Thursday, July 7, 2011
Did Joan Mitchell Have the Finest Mind in Modern American Art?
When artist Joan Mitchell was born in 1925, her father wanted a boy. He let her know that her entire life, leading her to seek psychiatric help. As much as that experience shaped her mind, Joan’s mind already set her apart, and set her on the course to become an artist. As revealed in Patricia Albers’ Joan Mitchell: Lady Painter, the first full-length biography of the artist, Mitchell had both synesthesia and an eidetic memory. In other words, Mitchell saw much of the world—letters, sounds, people, and even emotions—as colors, while at the same time remembering every detail of the past as vividly as the present. That unique combination and Mitchell’s drive to become an artist helped her rise within the male-dominated art world of the 1950s. Albers’ sensitive and insightful biography provides a whole new vision of Mitchell and her art and raises fascinating questions about what it meant to be an artist and a woman in 20th century America. Please come over to Picture This at Big Think to read more of "Did Joan Mitchell Have the Finest Mind in Modern American Art?"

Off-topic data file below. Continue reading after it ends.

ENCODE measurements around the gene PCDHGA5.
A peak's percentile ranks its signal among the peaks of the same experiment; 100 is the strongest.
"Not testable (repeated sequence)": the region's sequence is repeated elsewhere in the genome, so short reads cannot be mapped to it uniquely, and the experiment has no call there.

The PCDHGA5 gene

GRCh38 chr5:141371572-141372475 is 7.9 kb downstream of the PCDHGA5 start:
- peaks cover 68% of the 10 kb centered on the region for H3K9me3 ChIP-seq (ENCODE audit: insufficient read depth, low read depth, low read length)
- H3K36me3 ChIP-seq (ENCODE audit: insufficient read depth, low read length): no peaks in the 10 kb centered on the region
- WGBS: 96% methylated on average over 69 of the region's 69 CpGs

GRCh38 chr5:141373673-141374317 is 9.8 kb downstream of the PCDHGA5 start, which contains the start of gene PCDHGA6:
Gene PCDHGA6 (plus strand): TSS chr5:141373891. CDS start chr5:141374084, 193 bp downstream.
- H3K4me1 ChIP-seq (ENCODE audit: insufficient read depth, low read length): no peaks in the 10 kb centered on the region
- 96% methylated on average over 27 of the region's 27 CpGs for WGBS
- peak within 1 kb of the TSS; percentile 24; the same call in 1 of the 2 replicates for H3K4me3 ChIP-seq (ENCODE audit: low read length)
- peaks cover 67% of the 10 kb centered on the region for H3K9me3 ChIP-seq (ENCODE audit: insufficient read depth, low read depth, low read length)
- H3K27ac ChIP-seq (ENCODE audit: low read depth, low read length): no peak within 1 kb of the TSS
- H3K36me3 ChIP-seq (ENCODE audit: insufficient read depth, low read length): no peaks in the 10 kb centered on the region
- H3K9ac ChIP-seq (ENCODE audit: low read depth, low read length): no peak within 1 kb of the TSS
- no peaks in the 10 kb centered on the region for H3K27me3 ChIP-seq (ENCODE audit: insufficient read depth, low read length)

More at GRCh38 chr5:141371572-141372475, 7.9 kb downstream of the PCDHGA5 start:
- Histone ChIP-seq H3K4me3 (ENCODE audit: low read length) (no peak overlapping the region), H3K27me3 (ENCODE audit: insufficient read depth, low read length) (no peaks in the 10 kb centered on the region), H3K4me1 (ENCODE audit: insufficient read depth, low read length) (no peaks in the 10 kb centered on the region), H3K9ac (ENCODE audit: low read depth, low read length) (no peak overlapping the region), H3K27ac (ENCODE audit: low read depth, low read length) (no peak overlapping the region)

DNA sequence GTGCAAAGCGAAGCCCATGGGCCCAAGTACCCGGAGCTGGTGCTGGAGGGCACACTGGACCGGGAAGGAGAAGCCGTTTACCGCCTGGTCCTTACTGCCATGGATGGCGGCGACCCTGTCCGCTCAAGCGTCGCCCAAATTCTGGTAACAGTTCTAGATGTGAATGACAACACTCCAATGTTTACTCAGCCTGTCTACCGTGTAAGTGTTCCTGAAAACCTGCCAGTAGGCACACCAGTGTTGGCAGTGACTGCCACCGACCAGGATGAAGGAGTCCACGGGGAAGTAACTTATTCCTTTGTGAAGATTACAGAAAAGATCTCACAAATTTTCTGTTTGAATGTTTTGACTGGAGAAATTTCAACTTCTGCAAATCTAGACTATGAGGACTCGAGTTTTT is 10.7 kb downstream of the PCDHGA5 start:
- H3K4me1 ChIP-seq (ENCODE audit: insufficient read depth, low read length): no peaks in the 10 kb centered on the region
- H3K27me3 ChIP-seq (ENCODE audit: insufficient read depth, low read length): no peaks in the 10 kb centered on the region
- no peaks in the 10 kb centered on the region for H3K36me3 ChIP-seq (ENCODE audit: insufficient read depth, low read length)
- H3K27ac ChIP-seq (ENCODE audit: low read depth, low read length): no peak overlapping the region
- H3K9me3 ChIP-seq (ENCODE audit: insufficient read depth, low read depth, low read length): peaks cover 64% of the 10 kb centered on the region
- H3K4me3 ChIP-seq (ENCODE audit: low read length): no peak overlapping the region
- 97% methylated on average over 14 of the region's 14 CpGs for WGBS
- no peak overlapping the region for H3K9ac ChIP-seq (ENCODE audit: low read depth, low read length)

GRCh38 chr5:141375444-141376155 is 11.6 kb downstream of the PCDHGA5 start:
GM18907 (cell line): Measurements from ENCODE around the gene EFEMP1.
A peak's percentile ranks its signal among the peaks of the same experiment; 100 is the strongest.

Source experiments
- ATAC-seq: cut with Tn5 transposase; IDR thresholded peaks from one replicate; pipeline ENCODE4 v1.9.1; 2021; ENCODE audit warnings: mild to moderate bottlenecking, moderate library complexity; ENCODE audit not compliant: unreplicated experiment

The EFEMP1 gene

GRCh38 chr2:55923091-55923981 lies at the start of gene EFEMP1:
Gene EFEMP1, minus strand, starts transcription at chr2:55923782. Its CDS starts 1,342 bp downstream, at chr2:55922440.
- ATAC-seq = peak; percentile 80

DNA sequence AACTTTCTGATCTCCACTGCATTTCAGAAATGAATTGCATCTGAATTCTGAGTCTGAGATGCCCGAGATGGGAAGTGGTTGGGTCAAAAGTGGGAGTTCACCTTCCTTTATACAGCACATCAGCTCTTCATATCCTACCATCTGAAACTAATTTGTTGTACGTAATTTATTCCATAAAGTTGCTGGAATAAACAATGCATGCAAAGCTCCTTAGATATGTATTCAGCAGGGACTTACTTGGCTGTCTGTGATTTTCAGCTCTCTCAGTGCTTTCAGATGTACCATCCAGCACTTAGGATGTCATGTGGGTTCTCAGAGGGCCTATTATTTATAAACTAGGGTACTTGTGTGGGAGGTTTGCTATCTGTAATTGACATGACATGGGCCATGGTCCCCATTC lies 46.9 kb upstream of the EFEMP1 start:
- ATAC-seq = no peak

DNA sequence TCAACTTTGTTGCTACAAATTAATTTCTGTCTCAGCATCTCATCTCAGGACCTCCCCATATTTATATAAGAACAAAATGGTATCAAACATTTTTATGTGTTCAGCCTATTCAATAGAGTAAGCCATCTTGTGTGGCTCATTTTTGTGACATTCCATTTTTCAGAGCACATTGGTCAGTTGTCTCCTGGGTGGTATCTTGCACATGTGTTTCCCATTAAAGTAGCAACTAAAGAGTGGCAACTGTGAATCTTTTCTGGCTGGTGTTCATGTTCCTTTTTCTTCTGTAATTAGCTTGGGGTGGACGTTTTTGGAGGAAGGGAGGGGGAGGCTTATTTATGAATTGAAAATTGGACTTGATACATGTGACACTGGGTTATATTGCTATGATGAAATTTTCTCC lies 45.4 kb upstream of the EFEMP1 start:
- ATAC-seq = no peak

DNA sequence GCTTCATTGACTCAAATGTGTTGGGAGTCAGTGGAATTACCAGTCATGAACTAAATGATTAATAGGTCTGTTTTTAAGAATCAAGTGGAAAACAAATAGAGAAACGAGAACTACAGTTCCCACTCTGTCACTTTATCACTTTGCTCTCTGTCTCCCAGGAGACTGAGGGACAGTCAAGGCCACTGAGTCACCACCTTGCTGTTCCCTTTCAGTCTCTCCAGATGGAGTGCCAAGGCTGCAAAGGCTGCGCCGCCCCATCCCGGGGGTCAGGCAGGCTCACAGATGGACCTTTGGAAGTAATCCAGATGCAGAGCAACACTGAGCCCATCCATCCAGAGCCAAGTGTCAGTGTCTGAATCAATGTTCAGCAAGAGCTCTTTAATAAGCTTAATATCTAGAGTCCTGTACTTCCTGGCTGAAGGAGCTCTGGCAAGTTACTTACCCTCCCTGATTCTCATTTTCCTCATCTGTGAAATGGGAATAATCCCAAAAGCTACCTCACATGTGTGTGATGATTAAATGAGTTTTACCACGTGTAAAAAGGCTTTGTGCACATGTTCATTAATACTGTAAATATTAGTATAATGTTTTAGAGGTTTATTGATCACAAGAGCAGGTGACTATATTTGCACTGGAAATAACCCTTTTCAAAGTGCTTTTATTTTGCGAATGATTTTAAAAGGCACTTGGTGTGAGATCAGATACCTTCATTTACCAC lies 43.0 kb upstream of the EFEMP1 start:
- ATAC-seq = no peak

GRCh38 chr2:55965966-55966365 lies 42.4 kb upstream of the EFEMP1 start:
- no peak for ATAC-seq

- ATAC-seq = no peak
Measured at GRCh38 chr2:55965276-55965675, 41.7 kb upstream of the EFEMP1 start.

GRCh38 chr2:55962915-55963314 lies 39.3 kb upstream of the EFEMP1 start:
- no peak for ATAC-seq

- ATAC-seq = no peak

[Image: Joan Mitchell. Blue Territory, 1972 (detail).]